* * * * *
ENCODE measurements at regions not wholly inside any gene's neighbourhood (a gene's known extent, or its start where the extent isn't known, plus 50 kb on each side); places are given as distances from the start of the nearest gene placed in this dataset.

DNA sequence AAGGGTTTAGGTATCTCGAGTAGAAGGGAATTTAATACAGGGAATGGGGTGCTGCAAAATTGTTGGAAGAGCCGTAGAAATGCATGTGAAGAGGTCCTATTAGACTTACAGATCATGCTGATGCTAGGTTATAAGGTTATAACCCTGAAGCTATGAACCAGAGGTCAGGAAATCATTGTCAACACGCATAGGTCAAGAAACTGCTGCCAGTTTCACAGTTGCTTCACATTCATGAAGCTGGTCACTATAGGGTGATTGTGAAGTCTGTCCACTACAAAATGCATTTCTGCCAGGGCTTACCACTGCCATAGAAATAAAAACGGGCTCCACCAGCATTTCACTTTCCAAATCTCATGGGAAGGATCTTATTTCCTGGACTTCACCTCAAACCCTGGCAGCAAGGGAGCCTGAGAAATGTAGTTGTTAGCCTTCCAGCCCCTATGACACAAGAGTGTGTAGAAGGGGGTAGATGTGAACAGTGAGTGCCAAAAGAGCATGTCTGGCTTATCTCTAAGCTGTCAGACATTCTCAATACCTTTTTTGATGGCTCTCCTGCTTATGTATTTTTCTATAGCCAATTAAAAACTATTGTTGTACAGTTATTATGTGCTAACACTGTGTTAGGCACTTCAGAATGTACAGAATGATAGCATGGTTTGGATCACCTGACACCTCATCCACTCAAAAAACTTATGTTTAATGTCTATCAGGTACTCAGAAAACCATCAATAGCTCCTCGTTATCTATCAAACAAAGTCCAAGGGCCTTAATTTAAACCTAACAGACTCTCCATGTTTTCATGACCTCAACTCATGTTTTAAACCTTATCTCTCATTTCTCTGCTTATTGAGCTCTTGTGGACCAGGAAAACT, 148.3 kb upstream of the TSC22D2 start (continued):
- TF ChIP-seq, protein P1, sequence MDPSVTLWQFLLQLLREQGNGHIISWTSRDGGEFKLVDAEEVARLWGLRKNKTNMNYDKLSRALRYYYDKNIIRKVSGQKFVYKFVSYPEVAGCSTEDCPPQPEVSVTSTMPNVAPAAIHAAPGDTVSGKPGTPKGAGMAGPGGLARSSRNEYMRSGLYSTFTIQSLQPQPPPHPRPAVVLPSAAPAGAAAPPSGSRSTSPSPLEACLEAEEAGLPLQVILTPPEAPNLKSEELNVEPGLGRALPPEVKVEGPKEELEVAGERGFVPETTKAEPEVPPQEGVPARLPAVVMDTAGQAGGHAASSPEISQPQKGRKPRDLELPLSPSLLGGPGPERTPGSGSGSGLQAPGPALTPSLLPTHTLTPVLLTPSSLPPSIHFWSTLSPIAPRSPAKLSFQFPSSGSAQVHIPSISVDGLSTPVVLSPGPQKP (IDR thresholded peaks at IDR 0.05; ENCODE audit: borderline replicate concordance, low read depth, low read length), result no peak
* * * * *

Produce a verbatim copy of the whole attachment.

ENCODE measurements at regions not wholly inside any gene's neighbourhood (a gene's known extent, or its start where the extent isn't known, plus 50 kb on each side); places are given as distances from the start of the nearest gene placed in this dataset.

DNA sequence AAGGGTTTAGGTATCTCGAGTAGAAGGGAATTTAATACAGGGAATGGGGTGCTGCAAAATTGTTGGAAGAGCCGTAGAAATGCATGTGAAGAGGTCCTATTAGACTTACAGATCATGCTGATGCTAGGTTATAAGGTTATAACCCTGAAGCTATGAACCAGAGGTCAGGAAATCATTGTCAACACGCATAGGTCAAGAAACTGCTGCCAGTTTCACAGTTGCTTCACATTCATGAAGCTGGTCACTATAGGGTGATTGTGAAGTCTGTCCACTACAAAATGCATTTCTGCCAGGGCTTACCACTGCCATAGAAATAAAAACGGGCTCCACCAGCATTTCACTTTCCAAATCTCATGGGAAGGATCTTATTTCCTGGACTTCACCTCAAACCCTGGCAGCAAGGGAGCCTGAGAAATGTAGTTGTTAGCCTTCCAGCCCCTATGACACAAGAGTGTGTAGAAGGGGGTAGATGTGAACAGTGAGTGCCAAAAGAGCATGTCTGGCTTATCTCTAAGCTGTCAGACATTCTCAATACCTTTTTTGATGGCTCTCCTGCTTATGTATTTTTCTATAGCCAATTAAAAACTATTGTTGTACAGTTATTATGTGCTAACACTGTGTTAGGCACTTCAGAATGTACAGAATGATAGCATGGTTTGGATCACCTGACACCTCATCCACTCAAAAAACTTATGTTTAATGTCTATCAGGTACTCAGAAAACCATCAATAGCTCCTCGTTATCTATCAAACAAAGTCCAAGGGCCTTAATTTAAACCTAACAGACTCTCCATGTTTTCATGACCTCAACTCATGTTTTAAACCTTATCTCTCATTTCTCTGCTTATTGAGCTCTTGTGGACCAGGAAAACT, 148.3 kb upstream of the TSC22D2 start (continued):
- TF ChIP-seq, protein P1, sequence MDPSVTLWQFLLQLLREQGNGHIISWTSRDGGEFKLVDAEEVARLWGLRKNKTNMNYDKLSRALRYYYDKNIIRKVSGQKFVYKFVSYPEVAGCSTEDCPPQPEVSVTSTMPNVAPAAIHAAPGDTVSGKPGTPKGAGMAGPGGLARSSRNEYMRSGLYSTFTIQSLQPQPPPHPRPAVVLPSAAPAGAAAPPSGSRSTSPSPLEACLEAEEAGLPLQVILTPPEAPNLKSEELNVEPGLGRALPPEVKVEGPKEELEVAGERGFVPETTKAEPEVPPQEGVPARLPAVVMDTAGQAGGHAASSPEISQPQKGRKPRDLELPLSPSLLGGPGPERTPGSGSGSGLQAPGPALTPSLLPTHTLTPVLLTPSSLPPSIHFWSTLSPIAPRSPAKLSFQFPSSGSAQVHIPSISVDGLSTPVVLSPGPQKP (IDR thresholded peaks at IDR 0.05; ENCODE audit: borderline replicate concordance, low read depth, low read length), result no peak